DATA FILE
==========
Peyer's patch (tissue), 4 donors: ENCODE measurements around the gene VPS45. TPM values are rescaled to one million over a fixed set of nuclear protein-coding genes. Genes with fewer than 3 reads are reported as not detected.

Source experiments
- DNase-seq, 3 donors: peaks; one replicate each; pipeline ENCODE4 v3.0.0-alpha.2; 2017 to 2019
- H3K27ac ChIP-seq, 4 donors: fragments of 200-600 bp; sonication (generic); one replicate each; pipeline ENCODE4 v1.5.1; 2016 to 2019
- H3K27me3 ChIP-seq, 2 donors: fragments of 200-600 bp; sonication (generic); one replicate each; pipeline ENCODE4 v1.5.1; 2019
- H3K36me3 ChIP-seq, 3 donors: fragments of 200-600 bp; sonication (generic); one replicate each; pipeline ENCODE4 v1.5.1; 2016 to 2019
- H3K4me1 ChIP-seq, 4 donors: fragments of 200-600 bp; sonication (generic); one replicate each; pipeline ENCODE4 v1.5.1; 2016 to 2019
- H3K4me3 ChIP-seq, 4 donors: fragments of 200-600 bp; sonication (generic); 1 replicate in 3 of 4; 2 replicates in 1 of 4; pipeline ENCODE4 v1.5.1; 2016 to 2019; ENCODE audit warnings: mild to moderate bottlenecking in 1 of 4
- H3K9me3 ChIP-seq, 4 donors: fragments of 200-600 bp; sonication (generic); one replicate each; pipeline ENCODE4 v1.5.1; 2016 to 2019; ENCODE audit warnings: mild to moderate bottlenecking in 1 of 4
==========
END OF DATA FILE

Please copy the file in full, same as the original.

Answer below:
Peyer's patch (tissue), 4 donors: ENCODE measurements around the gene VPS45. TPM values are rescaled to one million over a fixed set of nuclear protein-coding genes. Genes with fewer than 3 reads are reported as not detected.

Source experiments
- DNase-seq, 3 donors: peaks; one replicate each; pipeline ENCODE4 v3.0.0-alpha.2; 2017 to 2019
- H3K27ac ChIP-seq, 4 donors: fragments of 200-600 bp; sonication (generic); one replicate each; pipeline ENCODE4 v1.5.1; 2016 to 2019
- H3K27me3 ChIP-seq, 2 donors: fragments of 200-600 bp; sonication (generic); one replicate each; pipeline ENCODE4 v1.5.1; 2019
- H3K36me3 ChIP-seq, 3 donors: fragments of 200-600 bp; sonication (generic); one replicate each; pipeline ENCODE4 v1.5.1; 2016 to 2019
- H3K4me1 ChIP-seq, 4 donors: fragments of 200-600 bp; sonication (generic); one replicate each; pipeline ENCODE4 v1.5.1; 2016 to 2019
- H3K4me3 ChIP-seq, 4 donors: fragments of 200-600 bp; sonication (generic); 1 replicate in 3 of 4; 2 replicates in 1 of 4; pipeline ENCODE4 v1.5.1; 2016 to 2019; ENCODE audit warnings: mild to moderate bottlenecking in 1 of 4
- H3K9me3 ChIP-seq, 4 donors: fragments of 200-600 bp; sonication (generic); one replicate each; pipeline ENCODE4 v1.5.1; 2016 to 2019; ENCODE audit warnings: mild to moderate bottlenecking in 1 of 4